However, as MassLive.com’s Chris Cotillo reported, former big-league closer Eric Gagne noticed that Kimbrel was tipping his pitches, and he reached out to his old teammate Cora to let him know. That led to some mechanical corrections on Kimbrel’s part, and soon thereafter Kimbrel worked his first scoreless inning of the postseason. Kimbrel in large measure depends upon swings and misses out of the zone, and if hitters know what’s coming they’re not going to bite. So perhaps the Sox have their closer is truer form heading into the World Series.
The Dodgers are better than you think
Obviously, the Dodgers, as NL champs, are a very good team. However, there’s reason to believe that they’re better than their total of 92 wins during the regular season. If you look at their impressive run differential of plus-194, then you’ll see they played more like a 102-win team at the runs scored and runs allowed level.
As well, the BaseRuns system available at Fangraphs is similarly high on the Dodgers. BaseRuns attempts to model a team’s run-scoring and run-prevention capabilities at the granular level — i.e., on a plate-appearance-by-plate-appearance basis and with the effects of hit “sequencing” removed. Basically, it’s a measure of how good a team is at controlling the fundamental outcomes of the batter-pitcher encounter. It yields what a team’s record should be based on core skills. In this instance, BaseRuns sees the Dodgers as a “true” 101-win team in 2018. Oh, BaseRuns also sees the Red Sox as a 99-win team. Do with this information what you will.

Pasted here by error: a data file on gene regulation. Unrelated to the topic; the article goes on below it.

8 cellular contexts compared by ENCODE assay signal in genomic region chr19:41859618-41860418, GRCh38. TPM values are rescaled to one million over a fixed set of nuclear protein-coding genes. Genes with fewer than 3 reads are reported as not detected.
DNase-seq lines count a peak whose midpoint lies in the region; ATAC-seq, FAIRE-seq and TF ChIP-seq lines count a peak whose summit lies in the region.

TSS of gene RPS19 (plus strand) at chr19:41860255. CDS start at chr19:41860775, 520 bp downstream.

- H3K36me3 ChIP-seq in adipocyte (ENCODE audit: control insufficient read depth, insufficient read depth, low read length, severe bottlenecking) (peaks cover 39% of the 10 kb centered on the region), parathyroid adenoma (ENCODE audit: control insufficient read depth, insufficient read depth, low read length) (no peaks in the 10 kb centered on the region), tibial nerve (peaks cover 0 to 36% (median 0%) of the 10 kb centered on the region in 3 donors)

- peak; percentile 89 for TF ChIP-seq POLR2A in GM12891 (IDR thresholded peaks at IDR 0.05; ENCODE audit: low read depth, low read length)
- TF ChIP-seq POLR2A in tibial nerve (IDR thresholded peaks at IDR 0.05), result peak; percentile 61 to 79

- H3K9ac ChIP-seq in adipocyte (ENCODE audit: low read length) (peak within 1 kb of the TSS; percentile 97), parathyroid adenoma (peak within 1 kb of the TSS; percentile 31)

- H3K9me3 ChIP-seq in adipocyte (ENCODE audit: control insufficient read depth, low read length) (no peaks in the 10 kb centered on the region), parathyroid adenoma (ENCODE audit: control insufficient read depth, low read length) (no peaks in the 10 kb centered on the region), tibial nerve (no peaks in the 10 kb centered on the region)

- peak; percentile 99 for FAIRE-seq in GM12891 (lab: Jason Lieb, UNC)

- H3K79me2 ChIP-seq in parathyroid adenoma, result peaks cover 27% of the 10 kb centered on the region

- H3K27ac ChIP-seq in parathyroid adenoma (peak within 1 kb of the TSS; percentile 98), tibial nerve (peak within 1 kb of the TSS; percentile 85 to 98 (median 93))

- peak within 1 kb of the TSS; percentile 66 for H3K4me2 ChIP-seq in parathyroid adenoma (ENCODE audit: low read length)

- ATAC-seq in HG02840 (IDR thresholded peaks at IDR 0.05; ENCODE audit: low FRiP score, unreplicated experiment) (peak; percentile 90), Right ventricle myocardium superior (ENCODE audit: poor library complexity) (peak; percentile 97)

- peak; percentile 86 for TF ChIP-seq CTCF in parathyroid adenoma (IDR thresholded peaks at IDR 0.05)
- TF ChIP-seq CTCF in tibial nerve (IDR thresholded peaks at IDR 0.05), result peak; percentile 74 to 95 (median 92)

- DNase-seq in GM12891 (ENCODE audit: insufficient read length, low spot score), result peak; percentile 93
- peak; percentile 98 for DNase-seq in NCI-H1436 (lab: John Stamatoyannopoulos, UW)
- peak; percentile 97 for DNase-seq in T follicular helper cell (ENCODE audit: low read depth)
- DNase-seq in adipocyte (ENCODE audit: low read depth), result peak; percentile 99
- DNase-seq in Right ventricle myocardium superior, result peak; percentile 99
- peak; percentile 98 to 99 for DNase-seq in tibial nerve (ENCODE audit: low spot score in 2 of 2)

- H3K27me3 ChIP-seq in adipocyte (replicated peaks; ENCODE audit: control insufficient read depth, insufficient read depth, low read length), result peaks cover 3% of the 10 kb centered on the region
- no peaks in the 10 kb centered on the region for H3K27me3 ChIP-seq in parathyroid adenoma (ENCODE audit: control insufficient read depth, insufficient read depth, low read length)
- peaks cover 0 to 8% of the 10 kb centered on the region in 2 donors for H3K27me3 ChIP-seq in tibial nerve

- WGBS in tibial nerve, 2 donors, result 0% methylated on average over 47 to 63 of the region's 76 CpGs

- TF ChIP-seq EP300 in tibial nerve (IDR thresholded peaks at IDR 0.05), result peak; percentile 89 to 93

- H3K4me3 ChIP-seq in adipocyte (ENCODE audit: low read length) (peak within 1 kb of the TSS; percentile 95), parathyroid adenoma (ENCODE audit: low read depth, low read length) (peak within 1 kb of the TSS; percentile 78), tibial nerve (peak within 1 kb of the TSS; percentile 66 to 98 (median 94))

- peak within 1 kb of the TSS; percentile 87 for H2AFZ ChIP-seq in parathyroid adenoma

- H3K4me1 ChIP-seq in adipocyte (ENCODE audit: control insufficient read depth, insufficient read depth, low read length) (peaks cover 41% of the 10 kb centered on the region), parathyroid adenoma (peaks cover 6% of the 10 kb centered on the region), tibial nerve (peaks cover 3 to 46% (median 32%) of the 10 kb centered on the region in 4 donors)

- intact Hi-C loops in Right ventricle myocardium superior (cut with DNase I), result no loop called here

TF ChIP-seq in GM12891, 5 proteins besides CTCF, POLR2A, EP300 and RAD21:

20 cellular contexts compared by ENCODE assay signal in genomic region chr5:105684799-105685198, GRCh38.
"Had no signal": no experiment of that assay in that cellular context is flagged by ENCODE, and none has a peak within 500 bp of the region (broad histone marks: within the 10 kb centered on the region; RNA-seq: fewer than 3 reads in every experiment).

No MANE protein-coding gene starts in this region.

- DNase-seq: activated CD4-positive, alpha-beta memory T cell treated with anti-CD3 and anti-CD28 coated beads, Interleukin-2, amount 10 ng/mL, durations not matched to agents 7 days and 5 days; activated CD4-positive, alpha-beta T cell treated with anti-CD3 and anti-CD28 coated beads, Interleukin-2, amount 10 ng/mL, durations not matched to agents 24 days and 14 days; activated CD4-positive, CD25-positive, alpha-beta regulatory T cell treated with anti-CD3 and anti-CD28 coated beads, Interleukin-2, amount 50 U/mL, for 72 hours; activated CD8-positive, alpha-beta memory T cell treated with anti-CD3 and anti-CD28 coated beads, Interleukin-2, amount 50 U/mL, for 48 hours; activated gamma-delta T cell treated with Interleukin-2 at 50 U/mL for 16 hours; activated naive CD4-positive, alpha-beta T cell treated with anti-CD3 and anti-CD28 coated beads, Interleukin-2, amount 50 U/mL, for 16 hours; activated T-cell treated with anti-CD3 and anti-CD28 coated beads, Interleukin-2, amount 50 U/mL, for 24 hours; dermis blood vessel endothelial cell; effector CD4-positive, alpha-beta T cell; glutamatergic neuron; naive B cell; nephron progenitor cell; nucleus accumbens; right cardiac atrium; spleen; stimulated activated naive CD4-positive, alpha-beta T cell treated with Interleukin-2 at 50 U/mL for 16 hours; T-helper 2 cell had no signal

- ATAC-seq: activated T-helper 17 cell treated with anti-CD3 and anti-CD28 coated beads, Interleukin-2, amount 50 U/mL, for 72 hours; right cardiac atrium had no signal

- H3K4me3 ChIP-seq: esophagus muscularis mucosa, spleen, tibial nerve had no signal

Oh, and the Dodgers this season had an opponents’ average winning percentage of .504, while the Red Sox check in with a figure of .498. The 108-win Red Sox coming off series wins over teams that combined for 203 wins are going to be favored in the World Series (the early line favors Boston), and that’s understandable. The Dodgers, though, are worthy competition.
Cora played for the Dodgers, and Roberts played for the Red Sox
Cross-pollination! The Red Sox’s manager Alex Cora was selected by the Dodgers in the third round of the 1996 draft, and he wound up spending the first seven seasons of his big-league career in a Dodger uniform (he later played for the Red Sox). As for Dodgers skipper Dave Roberts, the Dodgers traded him to the Red Sox at the 2004 non-waiver trade deadline. Roberts wound up being a key piece for that curse-busting Red Sox team, and this steal against the Yankees in the ALCS remains one of the legendary moments in franchise history …